Many operators are now investigating small-scale floating LNG, or FLNG. EnerSea has developed a floating gas production solution that addresses the challenges operators are facing by advancing the development of its VOTRANS compressed natural gas (CNG) carrier into an all-in-one gas production and transport system called GPSS (Gas Production Storage Shuttle). The GPSS is analogous to an FPSO used in oil service in all environments worldwide with the added capability of transporting its gas product to market. EnerSea’s CNG solution, which allows production, storage and transportation, provides significant advantages over FLNG:
|Issue||GPSS Scenario||Floating LNG|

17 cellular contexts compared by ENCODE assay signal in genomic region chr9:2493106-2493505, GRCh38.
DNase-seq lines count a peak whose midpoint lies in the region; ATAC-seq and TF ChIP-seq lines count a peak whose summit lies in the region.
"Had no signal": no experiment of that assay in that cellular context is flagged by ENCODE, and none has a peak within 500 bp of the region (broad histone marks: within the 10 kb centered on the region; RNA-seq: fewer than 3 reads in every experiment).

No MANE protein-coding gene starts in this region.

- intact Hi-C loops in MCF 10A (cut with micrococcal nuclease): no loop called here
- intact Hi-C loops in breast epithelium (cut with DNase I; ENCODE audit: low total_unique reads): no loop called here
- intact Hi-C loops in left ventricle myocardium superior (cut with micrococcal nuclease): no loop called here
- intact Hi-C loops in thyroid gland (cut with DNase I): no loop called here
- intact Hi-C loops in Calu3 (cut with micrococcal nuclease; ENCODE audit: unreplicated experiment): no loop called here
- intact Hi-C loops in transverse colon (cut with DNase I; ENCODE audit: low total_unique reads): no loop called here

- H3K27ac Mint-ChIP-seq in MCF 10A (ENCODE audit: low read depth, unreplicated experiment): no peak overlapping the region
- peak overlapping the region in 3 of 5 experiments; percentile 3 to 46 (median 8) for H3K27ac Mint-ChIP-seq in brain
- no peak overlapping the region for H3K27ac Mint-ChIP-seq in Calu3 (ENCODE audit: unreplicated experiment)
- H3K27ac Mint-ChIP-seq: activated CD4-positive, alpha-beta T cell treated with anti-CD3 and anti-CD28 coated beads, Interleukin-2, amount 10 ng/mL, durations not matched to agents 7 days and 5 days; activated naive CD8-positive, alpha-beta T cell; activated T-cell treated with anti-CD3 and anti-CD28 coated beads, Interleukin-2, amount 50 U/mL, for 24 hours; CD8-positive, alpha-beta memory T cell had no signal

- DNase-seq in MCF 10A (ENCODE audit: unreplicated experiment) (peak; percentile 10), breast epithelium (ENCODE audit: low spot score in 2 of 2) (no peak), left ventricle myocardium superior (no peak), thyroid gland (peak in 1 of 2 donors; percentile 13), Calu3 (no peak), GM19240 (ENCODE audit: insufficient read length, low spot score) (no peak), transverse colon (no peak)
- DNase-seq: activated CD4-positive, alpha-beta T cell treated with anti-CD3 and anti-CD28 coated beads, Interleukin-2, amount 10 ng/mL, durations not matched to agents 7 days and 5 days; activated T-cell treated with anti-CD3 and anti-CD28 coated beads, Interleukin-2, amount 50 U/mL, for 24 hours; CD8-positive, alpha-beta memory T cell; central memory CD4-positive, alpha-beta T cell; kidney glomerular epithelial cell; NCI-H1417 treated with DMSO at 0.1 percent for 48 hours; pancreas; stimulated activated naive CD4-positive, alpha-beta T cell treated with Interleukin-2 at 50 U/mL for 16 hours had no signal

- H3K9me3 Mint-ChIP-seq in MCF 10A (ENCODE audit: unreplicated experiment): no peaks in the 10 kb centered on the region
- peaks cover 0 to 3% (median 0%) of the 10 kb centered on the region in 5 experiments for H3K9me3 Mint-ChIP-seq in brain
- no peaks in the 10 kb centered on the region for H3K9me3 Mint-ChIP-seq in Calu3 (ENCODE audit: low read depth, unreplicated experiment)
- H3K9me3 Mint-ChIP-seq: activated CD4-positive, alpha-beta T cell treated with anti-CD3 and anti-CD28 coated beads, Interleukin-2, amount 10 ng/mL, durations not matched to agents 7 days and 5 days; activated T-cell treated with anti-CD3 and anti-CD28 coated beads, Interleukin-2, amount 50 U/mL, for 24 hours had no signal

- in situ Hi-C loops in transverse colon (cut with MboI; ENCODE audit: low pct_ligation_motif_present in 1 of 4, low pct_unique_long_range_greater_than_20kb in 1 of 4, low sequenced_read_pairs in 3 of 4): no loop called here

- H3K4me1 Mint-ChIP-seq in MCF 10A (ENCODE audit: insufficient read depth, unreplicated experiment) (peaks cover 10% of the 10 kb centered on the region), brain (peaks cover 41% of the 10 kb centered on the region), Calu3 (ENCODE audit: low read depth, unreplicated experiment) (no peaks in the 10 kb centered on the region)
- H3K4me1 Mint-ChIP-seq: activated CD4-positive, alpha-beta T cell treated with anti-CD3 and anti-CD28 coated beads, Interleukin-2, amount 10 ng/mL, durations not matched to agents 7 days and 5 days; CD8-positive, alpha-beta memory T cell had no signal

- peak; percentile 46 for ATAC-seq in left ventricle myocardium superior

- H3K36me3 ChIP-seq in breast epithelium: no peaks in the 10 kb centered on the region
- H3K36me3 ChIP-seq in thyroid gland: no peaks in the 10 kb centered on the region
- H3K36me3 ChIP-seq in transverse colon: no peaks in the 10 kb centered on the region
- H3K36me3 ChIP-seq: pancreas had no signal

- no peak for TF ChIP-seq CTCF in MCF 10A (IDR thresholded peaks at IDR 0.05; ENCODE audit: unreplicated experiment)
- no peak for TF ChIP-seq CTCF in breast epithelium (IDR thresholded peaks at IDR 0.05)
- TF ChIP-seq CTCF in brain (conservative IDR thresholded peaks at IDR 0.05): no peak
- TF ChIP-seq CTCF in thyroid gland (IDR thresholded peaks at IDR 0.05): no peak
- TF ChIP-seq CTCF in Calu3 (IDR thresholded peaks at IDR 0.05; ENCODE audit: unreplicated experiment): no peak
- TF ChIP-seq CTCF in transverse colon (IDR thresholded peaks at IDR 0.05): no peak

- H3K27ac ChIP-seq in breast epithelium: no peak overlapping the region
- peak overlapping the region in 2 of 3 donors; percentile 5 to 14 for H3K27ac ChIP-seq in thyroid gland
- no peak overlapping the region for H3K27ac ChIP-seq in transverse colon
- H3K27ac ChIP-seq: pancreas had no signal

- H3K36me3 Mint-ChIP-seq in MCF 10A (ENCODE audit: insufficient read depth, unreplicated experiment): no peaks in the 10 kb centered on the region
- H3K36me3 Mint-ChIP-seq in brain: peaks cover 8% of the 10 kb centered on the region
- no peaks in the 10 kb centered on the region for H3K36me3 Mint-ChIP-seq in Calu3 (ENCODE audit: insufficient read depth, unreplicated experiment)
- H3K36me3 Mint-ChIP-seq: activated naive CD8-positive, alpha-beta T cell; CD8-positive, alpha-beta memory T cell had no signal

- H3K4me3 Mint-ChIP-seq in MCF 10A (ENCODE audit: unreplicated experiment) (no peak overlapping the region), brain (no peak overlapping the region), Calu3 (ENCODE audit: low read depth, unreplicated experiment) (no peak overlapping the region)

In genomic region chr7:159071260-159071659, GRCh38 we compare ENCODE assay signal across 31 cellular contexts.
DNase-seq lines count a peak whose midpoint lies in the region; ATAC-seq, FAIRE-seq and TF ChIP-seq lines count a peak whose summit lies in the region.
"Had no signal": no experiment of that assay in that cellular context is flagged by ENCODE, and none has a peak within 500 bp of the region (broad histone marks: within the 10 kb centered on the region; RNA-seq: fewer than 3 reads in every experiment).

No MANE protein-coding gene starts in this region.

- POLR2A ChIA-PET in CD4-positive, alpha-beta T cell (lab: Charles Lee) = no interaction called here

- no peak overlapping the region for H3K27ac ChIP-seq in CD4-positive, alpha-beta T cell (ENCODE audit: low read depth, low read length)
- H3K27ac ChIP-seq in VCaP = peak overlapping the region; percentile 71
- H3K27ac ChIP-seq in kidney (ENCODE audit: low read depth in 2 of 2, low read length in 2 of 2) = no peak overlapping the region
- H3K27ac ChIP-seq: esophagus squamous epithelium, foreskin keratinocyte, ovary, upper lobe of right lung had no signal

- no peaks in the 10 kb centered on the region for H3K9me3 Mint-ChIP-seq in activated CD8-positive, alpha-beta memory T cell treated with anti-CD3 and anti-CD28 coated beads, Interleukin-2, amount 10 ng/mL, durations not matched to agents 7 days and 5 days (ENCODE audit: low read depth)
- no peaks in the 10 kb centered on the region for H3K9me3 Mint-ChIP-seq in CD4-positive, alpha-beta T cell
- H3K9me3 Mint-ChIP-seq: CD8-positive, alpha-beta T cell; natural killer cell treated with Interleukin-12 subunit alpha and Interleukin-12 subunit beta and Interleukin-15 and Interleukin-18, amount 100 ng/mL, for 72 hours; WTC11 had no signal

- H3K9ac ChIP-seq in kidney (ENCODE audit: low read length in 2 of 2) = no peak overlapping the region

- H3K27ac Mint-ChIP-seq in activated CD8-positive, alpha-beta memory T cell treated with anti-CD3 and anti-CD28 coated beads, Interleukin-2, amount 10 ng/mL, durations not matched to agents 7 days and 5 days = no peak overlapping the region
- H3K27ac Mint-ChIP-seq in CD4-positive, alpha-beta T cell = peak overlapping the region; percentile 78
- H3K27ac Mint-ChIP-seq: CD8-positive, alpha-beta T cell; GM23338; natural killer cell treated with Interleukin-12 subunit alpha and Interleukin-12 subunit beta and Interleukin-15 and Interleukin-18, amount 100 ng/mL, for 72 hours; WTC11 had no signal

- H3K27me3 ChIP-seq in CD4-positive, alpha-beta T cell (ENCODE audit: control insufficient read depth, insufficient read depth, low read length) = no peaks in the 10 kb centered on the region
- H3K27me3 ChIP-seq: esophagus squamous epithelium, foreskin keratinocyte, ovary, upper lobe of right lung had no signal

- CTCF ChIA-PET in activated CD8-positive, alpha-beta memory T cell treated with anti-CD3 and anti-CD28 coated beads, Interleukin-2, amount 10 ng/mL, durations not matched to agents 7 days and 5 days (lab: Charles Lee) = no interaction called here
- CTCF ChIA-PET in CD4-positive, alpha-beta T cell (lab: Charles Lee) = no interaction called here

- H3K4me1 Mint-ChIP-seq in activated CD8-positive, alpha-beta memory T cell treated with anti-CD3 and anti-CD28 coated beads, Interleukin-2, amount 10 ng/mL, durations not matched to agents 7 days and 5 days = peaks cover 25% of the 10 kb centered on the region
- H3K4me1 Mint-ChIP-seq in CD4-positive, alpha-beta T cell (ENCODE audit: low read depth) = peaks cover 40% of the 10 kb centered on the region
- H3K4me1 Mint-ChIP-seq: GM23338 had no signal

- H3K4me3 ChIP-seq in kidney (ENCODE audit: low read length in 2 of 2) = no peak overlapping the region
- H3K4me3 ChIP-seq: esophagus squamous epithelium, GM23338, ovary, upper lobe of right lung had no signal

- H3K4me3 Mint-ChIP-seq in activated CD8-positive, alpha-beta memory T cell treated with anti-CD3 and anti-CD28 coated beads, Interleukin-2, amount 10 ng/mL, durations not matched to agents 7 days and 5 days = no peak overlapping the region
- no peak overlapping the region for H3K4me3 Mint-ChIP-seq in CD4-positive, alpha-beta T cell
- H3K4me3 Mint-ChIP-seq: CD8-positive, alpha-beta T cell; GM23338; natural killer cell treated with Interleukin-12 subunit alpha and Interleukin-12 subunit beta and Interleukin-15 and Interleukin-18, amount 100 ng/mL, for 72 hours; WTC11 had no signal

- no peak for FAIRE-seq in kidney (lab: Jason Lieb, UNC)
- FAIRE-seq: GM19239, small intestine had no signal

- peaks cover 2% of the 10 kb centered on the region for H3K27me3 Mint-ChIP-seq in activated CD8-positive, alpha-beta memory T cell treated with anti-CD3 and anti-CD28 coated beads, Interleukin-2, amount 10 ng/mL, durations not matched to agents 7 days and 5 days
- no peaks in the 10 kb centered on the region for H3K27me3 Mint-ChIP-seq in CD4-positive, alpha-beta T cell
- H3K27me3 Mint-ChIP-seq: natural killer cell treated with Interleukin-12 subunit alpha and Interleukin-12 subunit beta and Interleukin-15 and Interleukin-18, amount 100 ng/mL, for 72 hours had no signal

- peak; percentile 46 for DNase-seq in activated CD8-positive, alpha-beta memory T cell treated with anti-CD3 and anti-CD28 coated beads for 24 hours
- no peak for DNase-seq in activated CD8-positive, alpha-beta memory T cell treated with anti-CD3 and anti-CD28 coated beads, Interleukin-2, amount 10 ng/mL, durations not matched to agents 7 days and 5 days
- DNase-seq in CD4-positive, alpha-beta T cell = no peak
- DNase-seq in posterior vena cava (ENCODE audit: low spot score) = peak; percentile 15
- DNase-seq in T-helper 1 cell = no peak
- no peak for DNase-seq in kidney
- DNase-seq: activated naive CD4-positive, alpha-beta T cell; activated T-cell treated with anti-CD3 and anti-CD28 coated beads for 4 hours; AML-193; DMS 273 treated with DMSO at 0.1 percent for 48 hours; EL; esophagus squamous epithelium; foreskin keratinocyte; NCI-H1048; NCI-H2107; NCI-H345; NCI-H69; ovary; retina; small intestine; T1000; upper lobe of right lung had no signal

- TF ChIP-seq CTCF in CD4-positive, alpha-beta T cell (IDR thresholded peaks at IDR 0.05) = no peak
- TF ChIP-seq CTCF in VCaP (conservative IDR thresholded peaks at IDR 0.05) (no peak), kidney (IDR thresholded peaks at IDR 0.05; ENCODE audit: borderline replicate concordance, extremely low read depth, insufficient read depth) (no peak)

|Application in sea conditions||Worldwide, all sea conditions||Mild sea conditions only|
|Investment fixed assets
(excluding wells and intra-field flowlines)
|Riser and buoys||Riser and buoys|
|Investment: Re-deployable assets||GPSS fleet, with onboard production, compression and gas handling facilities||Gas production facility; gas cleaning and pre-processing facility, LNG vessel with liquefaction train(s); LNG transport vessels|
|Market||Regional markets; simple offloading terminals. CNG storage can be provided.||Markets with existing LNG regasification terminals|
|Capacity expansion||Add GPS shuttle(s)||Add liquefaction trains, gas pre-processing and LNG ships|